Sparrow (Russell)

The Sparrow 
Mary Doria Russell, 1996
Random House
405 pp.
ISBN-13: 9780449912553

It is the year 2019. From an outer space listening post on Puerto Rico come the sounds of exquisite singing—emanating from a planet that will be known by earth as Rakhat.

While the international community debates endlessly about sending a mission, a scientific team of eight Jesuits quietly launches its own.

What they discover on Rakhat makes them question the very basis of what it means to be human. Four decades later, Emilio Sandoz, the sole survivor, attempts to tell what happened. (From the publisher.)

Author Bio 
Birth—August 19, 1950
Where—Elmhurst, Illinois, USA
Education—B.A. University of Illinois; M.A. Northeastern
   University; Ph.D. University of Michigan
Awards—The John W. Campbell Award, 1998
Currently—lives in Cleveland, Ohio

Mary Doria Russell was born in suburban Chicago in 1950. Her mother was a U.S. Navy nurse and her father was a Marine Corps drill sergeant. She and her younger brother, Richard, consequently developed a dismaying vocabulary at an early age. Mary learned discretion at Sacred Heart Catholic elementary school and learned how to parse sentences at Glenbard East High; she moved on to study cultural anthropology at the University of Illinois, social anthropology at Northeastern University in Boston, and biological anthropology at the University of Michigan.

After earning a doctorate, Russell taught human gross anatomy at Case Western Reserve University in the 1980s but left the academic world to write fiction, which turned out to be a good career move.

Her novels have struck a deep chord with readers for their respectful but unblinking consideration of fundamental religious questions. The Sparrow and Children of God remain steady sellers, translated into more than a dozen languages. Russell has received nine national and international literary awards and has been a finalist for a number of others. She and her family live in Cleveland, Ohio. (From the publisher.)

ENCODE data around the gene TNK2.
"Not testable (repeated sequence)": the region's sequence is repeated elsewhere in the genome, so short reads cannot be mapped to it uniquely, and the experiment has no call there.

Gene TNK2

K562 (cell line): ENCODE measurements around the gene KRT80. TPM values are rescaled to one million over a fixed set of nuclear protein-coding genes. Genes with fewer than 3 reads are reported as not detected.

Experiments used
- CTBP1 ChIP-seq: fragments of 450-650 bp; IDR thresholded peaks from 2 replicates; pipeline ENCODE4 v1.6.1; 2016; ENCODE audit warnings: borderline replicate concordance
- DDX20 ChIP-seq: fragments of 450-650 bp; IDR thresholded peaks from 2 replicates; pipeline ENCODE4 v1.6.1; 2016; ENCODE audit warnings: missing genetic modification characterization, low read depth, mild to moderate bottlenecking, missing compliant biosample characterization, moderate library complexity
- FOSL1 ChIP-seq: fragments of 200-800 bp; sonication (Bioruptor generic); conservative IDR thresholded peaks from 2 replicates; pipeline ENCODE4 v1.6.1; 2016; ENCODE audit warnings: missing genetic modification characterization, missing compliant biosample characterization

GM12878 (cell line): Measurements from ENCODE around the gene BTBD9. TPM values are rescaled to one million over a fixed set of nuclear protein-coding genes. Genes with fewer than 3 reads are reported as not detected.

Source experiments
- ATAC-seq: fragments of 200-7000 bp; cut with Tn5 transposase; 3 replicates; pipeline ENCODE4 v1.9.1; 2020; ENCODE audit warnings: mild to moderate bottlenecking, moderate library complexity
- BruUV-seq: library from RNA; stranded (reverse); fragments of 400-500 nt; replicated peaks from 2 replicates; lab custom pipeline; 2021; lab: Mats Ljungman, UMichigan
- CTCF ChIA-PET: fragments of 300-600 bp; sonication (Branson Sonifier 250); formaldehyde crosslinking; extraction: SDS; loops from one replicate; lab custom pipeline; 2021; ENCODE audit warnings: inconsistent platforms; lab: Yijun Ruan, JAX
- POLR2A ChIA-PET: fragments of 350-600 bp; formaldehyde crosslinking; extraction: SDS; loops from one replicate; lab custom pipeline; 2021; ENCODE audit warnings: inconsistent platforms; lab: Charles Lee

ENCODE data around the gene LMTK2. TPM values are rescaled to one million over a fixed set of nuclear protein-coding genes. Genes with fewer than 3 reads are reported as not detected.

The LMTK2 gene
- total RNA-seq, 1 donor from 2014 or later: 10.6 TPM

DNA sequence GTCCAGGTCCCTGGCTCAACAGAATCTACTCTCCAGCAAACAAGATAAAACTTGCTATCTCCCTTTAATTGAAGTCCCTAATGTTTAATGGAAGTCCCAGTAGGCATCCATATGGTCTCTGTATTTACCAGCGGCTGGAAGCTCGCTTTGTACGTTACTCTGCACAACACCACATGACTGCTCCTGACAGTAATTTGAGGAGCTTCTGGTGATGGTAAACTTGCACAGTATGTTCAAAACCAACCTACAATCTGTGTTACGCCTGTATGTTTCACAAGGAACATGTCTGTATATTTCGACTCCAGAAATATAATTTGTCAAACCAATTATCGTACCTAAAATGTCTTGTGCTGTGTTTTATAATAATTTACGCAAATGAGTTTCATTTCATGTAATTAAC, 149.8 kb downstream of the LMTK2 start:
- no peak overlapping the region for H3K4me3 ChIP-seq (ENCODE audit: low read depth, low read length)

From a 2005 Barnes & Noble interview:

• I honestly think getting up early gives you cancer. You should definitely sleep in as often as possible.

• Coffee is good for you. Don't believe anyone who says different. All research concluding that coffee is bad is seriously flawed in scientific design.

• Here's how you know when you're grown up: you decide if you get to have a pet. You don't have to ask anyone else's permission. I just got myself a 4-year-old miniature dachshund named Annie from She makes me laugh out loud first thing in the morning, and at least half a dozen times a day after that.

When asked what book most influenced her career as a writer, here is her response:

Seven Pillars of Wisdom by T. E. Lawrence (1935). I saw the David Lean movie Lawrence of Arabia when it first came out in 1962. I was twelve then, and ripe for hero worship, living in Lombard, Illinois, but ready to imagine a larger world than the Chicago suburbs. I found a musty old copy of Seven Pillars, and to this day I remain fascinated by the book and the man who wrote it. I can name a number of direct effects of reading the book.

Initially, I became interested in archeology because of Lawrence's early work, and that led me to anthropology, which sustained my interest through three degrees and years of professional work. I keep my hand in by editing the professional papers of friends in the field.

Lawrence taught me that speaking more than one language opens doors to experiences you'd miss if you only speak English. Over the years, I've studied Spanish, Russian, French and Croatian fairly formally, with less studious stabs at Latin, Hebrew, Italian and German. Each one has led me places I'd never have gone other wise. My study of Croatian led directly to the adoption of our son Daniel in Zagreb—so Lawrence is Dan's sort-of godfather!